Today one person dies every 15 seconds due to contaminated drinking water. In total, more people are killed every year than by all forms of violence, including wars. On 28 July 2010, the United Nations made clean drinking water a human right. The goal of halving the proportion of people without clean drinking water and basic sanitation by 2015 was missed. Instead, many countries are behaving in the opposite way, privatizing water, lowering water standards, and packaging and selling drinking water at high prices.
“Water is not a commercial product like any other but, rather, a heritage which must be protected, defended and treated as such.”(see EU Water Framework Directive of December 2000)
Global Water Dances, Cork, 2017 (image: Inma Pavon)
“Respecting it (the water) as something sacred that we all need and therefore no one should possess it, this could be a last chance to avert the planet’s water collapse. Water consumption in the 20th century increased about twice as much as the world’s population. […]
Instead of calculating it (the water) like a money account, instead of holding it, gathering it, storing it, canalizing it, stowing it, filling it up and making it durable, haggling and speculating with it – we should rather understand it. The water crisis of our thirsty planet is the result of our inability to deal with the living (entity).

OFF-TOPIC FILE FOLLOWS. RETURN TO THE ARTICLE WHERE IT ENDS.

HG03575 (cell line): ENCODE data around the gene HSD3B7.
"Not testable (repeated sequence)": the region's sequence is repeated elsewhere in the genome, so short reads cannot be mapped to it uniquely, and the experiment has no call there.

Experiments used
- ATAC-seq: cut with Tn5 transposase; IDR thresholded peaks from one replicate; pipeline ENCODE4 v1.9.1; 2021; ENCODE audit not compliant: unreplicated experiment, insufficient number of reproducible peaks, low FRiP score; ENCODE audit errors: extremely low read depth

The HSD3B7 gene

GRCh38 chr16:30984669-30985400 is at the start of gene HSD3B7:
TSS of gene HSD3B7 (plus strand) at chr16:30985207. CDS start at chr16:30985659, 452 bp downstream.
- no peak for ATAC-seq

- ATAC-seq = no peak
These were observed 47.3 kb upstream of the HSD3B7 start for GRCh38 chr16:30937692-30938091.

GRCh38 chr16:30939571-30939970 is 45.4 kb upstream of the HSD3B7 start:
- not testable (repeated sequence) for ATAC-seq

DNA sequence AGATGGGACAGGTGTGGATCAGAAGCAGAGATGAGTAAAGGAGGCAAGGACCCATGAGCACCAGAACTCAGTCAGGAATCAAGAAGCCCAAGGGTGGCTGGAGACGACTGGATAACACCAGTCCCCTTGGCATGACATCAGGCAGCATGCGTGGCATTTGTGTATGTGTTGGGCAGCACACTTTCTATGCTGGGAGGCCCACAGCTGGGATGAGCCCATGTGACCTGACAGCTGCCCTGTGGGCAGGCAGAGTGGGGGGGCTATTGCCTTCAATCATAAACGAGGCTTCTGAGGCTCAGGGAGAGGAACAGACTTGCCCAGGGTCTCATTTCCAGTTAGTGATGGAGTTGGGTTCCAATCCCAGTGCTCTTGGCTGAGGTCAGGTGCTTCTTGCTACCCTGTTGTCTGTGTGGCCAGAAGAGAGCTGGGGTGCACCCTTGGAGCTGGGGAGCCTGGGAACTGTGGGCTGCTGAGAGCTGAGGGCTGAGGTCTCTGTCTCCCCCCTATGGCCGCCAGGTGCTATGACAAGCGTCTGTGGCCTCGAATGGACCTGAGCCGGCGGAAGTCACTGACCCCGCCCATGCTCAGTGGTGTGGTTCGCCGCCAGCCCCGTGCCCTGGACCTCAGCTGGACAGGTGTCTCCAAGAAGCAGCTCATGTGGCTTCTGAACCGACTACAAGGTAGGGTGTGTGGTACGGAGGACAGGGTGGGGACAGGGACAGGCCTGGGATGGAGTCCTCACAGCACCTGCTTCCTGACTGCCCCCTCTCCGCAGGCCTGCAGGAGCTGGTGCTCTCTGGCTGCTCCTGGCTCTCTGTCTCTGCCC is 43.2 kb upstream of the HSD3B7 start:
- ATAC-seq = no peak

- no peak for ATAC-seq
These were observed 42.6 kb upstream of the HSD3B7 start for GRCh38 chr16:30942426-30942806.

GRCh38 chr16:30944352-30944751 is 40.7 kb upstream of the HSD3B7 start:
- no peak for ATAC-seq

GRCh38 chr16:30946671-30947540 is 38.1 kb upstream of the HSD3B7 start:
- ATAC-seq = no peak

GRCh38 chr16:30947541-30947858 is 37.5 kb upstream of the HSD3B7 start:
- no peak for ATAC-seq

But there are other ways, and there are many examples. Bernd Müller, water engineer from Friedensdorf Tamera in Portugal, says: «Water, energy and food are available free of charge to the whole of humanity if we follow the logic of nature and no longer the laws of capital».”
(Water: commodity or being? by Leila Dregger in the magazine Zeitpunkt Nr. 155, translated from German)
The reliable supply of clean drinking water is one of the great global challenges of our time. “This year, Global Water Dances (GWD) is in line with the United Nations’ motto “Water for All” and the 6th Sustainable Development Goal, which aims to ensure the availability and sustainable use of water for all by 2030,” says Vannia Ibarguen. “In order not to leave anyone behind, we must focus our efforts on involving people who have been marginalized or ignored.”
Everyone can contribute to the respectful use of water!
Dance is a powerful channel that connects people and makes the invisible visible. We hope that we have succeeded with this performance and look forward to a lively exchange.
Facts & Figures
1 billion people lack access to safely managed drinking water services (WHO/UNICEF 2017)
5 billion people lack safely managed sanitation services. (WHO/UNICEF 2017)
340,000 children under five die every year from diarrhea related diseases. (WHO/UNICEF 2015)
Water scarcity already affects four out of every 10 people. (WHO)
90 % of all natural disasters are water-related. (UNISDR)
80 % of wastewater flows back into the ecosystem without being treated or reused (UNESCO, 2017).
Around two-thirds of the world’s transboundary rivers do not have a cooperative management framework. (SIWI, 2015)
Agriculture accounts for 70 % of global water withdrawal. (FAO)